Located on Chicago's south side stood Comiskey Park,
home of the Chicago White Sox for 80 seasons.
This classic ballpark was home to one White Sox
championship team and great players such as Luke
Appling, Ted Lyons, Nelli Fox, Carlton Fisk and
Harold Baines. The original White Sox franchise
began as the Sioux City Cornhsukers in the 1890s.
Charles Comiskey, a former ballplayer, purchased the
club and moved them to St. Paul, MN after the 1894
season. In 1900 Comiskey moved the team to Chicago
and named them the White Stockings. Here they played
at the 15,000 seat South Side Park. The club was
successful here winning the 1901 and 1906 American
League pennants. Because of the team's success,
owner Charles Comiskey wanted a new modern ballpark for his team. Comiskey
commissioned architect Zachary Taylor Davis and
pitcher Ed Walsh to visit ballparks across the
country, to pick out the best features to use in a
new ballpark. During this time Comiskey purchased a
14 acre tract of land, three blocks from South Side
Park that was once used as the city landfill, to
construct his ballpark on. Construction began on February 15, 1910 and was named
White Sox Park. A green cornerstone was laid on St.
Patrick’s Day and it was completed in just five
On July 1, 1910 the Chicago White Sox played the St.
Louis Browns in the first game at White Sox Park.
From the outside, one could mistakenly think the
ballpark was a factory with its red brick facade.
Inside, the ballpark had a seating capacity of 32,000 that
consisted of a two tier grandstand extending down
both the base lines and a single level of wooden
bleachers were located behind the outfield wall.
Not long after its opening, White Sox Park was
renamed Comiskey Park. Original dimensions at Comiskey
Park were 362 feet (left & right field) and 420
feet to the centerfield fence.
In 1927 the only expansion at Comiskey Park was
completed. The ballpark was enclosed with double
deck grandstands surrounding the playing field,
except in centerfield where a single tier
of stands was located, increasing the seating capacity to
52,000. The original scoreboards were
located on the left and right field fences.
Throughout its history homeplate was moved multiple
times, beginning in 1934, to increase the amount of
homeruns hit. The outfield fence, along with movable box seats
were also added and removed as homeplate was moved.
Night baseball arrived at
Comiskey Park on August 14, 1939. In 1947, the centerfield seats
were closed and the moveable seats were permanently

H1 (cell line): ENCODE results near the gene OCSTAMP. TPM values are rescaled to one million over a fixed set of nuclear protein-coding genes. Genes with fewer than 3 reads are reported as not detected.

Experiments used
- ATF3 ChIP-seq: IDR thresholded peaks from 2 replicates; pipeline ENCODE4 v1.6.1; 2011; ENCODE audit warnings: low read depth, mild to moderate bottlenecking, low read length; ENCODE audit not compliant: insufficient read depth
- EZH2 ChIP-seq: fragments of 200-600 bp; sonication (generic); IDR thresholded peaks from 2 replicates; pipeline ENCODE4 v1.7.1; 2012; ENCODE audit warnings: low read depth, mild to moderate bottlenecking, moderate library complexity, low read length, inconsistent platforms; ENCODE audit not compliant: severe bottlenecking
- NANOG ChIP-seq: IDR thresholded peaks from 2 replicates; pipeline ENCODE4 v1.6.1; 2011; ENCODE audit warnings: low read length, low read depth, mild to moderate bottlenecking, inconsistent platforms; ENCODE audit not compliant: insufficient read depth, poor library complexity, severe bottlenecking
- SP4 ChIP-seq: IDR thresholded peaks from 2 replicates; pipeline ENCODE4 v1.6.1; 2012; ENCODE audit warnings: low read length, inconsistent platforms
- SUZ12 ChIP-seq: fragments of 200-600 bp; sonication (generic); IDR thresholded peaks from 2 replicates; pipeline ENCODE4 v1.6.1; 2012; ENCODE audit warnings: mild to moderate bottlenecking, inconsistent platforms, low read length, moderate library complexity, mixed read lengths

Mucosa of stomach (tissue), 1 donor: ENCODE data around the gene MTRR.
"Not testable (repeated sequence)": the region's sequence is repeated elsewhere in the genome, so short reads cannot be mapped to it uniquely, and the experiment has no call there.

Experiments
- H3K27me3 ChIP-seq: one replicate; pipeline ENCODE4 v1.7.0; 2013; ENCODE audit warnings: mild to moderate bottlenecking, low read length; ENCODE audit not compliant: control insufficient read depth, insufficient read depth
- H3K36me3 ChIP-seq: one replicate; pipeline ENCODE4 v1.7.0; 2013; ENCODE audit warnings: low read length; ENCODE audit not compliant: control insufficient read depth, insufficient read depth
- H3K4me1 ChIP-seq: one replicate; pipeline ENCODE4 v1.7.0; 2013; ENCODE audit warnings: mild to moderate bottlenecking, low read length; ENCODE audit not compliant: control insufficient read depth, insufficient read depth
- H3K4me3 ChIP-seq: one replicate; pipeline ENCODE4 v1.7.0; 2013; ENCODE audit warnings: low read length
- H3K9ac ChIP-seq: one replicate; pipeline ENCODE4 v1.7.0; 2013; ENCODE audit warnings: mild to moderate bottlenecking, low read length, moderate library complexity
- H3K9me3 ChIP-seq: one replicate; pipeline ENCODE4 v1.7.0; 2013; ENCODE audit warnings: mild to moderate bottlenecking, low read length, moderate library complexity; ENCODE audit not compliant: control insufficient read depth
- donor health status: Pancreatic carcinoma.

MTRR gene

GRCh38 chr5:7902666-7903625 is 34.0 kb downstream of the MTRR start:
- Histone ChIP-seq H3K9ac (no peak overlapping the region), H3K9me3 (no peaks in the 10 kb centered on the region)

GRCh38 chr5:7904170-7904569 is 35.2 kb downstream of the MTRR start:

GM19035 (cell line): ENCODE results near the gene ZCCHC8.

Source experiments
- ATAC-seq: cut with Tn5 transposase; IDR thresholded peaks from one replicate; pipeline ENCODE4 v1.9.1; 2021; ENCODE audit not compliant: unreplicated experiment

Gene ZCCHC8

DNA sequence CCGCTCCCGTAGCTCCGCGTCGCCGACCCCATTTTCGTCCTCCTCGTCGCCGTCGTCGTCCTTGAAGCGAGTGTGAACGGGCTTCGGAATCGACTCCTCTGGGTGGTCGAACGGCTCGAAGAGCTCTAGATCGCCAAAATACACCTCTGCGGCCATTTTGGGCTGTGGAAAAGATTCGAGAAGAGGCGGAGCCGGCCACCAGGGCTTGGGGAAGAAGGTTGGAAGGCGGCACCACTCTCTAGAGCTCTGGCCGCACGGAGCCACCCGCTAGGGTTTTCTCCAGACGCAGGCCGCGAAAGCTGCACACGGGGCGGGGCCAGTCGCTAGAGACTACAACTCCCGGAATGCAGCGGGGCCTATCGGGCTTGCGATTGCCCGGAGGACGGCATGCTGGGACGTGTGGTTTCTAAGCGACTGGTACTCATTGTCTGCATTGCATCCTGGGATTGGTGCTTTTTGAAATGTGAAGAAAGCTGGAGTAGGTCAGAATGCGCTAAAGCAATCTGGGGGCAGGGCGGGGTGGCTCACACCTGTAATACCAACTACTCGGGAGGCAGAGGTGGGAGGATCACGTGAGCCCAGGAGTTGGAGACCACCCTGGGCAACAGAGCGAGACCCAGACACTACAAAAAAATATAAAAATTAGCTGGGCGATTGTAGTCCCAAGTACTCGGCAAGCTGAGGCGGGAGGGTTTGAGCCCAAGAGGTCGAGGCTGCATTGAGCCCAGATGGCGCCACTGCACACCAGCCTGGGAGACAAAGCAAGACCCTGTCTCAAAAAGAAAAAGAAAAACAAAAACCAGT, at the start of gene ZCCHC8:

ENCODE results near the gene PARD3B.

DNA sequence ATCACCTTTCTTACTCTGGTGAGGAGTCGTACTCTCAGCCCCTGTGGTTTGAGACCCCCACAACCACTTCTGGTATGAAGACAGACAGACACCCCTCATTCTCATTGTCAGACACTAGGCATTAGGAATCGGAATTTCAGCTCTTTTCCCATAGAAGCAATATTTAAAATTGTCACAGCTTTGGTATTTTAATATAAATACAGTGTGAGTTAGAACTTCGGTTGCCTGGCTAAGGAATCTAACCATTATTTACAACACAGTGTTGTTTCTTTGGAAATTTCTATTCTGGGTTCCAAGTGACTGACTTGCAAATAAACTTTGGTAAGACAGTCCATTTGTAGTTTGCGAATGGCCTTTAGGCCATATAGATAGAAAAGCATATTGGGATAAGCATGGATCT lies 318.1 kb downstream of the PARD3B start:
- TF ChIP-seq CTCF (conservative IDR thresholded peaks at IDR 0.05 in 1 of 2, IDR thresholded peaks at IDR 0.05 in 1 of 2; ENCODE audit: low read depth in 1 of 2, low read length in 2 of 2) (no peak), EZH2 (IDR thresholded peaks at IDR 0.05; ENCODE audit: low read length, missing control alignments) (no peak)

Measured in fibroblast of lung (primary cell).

installed, decreasing the seating capacity to
44,492. Before the start of the 1951 the first
electric scoreboard was added in centerfield in the
opening between the second decks.
Legendary owner Bill Veeck purchased the White Sox
in 1959 and made many changes to Comiskey Park. The
red brick facade was painted white, a picnic area
was added in centerfield and the ballpark's famous
"exploding" scoreboard was installed in 1960. The
$300,000 scoreboard shot fireworks, aerial bombs and
had numerous sound effects. In 1961 the team was
sold to the Allyn family who renamed the ballpark
White Sox Park and installed Astroturf in the
infield in 1969 at a cost of $100,000. Seven years
later Bill Veeck purchased the White Sox again,
saving the team from potential relocation to
Seattle. Veeck spent $750,000 updating Comiskey Park
including removed the Astroturf infield, replacing
it with grass.
Veeck sold the team to Jerry Reinsdorf and Eddie
Einhorn in 1981. They spent $14 million upgrading
Comiskey Park that included new green plastic seats
that replaced the original wooden ones, a new
DiamondVision scoreboard and 27 luxury suites built
below the upper deck roof around the infield. These
upgrades were only a temporary fix to Comiskey Park,
which was the oldest ballpark in use in the 1980s.
Ownership sought a new ballpark for the White Sox.
Studies were conducted of possibly renovating Comiskey Park but it
was determined that this would be to expensive. The White Sox faced
numerous obstacles in getting a new stadium built and made threats
of relocating to Tampa if a new ballpark was not constructed.
However, a new ballpark was built across the street
from Comiskey Park. Throughout the 1990 season, fans
attending games at Comiskey Park could see the new
stadium rise above the old one. On September 30,
1990 the Chicago White Sox played their final game
at Comiskey Park. The following season they moved
into the new
Comiskey Park. Several organizations tried to
save the original Comiskey Park to turn it into a park. However, the
entire stadium was demolished in 1991 and was turned into a parking
Comiskey Park was the location of many great moments
including the first MLB All-Star game in 1933 and
the 50th Anniversary game in 1983. It was also the
home of the East-West Negro League All-Star Game
between 1933 to 1960. Comiskey Park is most famously
known for "Disco Demolition Night." On July
12, 1979 in between games of a doubleheader, a large
pile of disco records that fans brought in exchange
for a discounted ticket to the game were exploded on
the field. The sellout crowd rushed the field after
the demolition leading to the game being forfeited
because of the crowd and the field was damaged. Not
only was Comiskey Park home to the White Sox, but to
the Chicago Cardinals professional football team
between 1922 and 1959. It was also the site of several
heavyweight boxing titles in 1937 when Joe Louis
knocked out James Braddock and in 1962 when Sonny
Liston knocked out Floyd Patterson.